From The C5 To The Electric Scooter

Dr Stuart Woolley
Geek Culture
Published in
9 min readOct 18, 2021


Short range commuting can be revolutionised if politicians get backbone and people complain more loudly!

Photo by Andrea Piacquadio from Pexels

Assumptions and Foundations

It’s a bit of a stretch already as I’ve clearly stated in the tagline above that politicians would have to have a backbone to push through the necessary changes I’m going to outline in this article. (Let’s not mention commuting either, as I go into that a few times later on — just read footnote [4] every time I mention it. I have strong feelings on commuting, just look at my articles.)

This, of course, directly conflicts with their usual modus operandi of focussing only on short term projects, within their short term of governance, with the primary focus being on their re-election.

So, put that aside and suspend reality, let’s go on a gentle journey together.

A Trundle Down Memory Lane

Although I was on the other team (more precisely, 6502) during my own 8-bit years and didn’t actually own a ZX-81 or Sinclair Spectrum, the late Sir Clive Sinclair’s attitude to innovation and marketing always fascinated me from a very early age.

He always had those extremely alluring advertisements in the Sunday papers in the very early 1980s stating the what was once ludicrous prospect of actually owning a home computer for less than £100 sterling¹.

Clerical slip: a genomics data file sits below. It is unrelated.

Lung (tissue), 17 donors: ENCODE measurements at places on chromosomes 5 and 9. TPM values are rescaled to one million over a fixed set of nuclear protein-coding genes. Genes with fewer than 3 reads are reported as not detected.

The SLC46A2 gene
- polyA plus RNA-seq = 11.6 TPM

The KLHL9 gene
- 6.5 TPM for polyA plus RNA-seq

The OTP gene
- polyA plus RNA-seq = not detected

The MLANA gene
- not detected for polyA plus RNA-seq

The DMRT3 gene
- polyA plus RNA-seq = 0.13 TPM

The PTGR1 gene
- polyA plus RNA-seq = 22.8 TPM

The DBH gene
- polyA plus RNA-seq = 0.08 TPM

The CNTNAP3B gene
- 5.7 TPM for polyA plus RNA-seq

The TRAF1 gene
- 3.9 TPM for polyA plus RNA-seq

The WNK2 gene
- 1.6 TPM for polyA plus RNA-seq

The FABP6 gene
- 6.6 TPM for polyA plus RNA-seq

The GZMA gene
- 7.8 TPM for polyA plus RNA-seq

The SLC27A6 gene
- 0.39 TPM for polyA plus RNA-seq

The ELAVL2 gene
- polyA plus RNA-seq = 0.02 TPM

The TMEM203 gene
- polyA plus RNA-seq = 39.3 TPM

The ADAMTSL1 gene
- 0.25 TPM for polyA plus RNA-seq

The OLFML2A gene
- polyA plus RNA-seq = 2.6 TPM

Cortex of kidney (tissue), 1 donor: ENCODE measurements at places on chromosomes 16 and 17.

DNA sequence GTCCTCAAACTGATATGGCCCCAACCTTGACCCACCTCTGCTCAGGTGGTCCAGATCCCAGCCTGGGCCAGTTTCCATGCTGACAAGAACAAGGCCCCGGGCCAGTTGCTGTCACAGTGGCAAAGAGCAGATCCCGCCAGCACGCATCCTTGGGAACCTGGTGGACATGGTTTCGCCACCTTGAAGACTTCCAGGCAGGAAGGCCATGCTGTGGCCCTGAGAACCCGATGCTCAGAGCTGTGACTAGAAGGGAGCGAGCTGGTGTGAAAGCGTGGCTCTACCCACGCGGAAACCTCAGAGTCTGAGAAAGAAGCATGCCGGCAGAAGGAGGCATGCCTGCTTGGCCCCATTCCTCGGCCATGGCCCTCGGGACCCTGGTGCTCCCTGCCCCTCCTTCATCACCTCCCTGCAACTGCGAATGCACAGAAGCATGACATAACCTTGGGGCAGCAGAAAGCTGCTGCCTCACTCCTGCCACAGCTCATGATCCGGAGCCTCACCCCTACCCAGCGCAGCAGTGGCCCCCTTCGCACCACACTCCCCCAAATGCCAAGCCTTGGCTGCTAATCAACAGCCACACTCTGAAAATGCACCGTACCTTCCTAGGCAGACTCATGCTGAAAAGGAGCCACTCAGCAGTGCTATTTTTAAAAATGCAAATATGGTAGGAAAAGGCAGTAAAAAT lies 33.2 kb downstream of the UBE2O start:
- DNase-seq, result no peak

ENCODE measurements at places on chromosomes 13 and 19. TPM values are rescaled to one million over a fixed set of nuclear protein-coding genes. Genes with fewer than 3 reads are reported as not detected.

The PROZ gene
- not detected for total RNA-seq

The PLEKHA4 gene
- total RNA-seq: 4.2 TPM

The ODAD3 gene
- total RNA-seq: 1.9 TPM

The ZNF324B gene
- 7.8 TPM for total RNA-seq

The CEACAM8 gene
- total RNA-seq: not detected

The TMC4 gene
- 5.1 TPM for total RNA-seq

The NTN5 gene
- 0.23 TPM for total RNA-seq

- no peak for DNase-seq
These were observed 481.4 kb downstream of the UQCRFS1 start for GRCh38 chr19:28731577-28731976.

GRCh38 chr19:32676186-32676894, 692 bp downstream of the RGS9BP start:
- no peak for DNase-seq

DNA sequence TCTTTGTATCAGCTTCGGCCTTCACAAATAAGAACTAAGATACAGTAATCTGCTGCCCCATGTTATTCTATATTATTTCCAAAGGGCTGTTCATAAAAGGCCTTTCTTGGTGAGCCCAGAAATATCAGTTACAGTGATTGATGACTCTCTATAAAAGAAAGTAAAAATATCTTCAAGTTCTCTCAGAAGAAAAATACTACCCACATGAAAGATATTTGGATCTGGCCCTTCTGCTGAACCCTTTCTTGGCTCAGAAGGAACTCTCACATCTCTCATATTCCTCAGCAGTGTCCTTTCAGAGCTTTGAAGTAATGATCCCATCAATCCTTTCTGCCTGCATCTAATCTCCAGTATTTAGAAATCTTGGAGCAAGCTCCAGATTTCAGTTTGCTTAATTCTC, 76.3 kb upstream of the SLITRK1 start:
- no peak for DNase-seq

Of course, he’s majorly remembered for his brief dominance of the home computer market but should also be very definitely remembered for his pretty astounding pocket calculator, the Sinclair Executive, the notorious Black Watch, and the not so astounding, pocket televisions that came earlier.

He was a man not at all afraid to throw money at a project that he had a personal belief in, the most poignant of which (that really didn’t do so very well at all) being the Sinclair C5 electric vehicle².

Although we remember some products as being tricky to assemble, operate, or downright flakey in implementation (he was notorious for cutting costs) we must also remember that he was a man truly decades ahead of his time.

He ploughed an enormous amount of money into projects that ultimately came to nothing back in the 1970s and…



Dr Stuart Woolley
Geek Culture

Worries about the future. Way too involved with software. Likes coffee, maths, and . Would prefer to be in academia. SpaceX, Twitter, and Overwatch fan.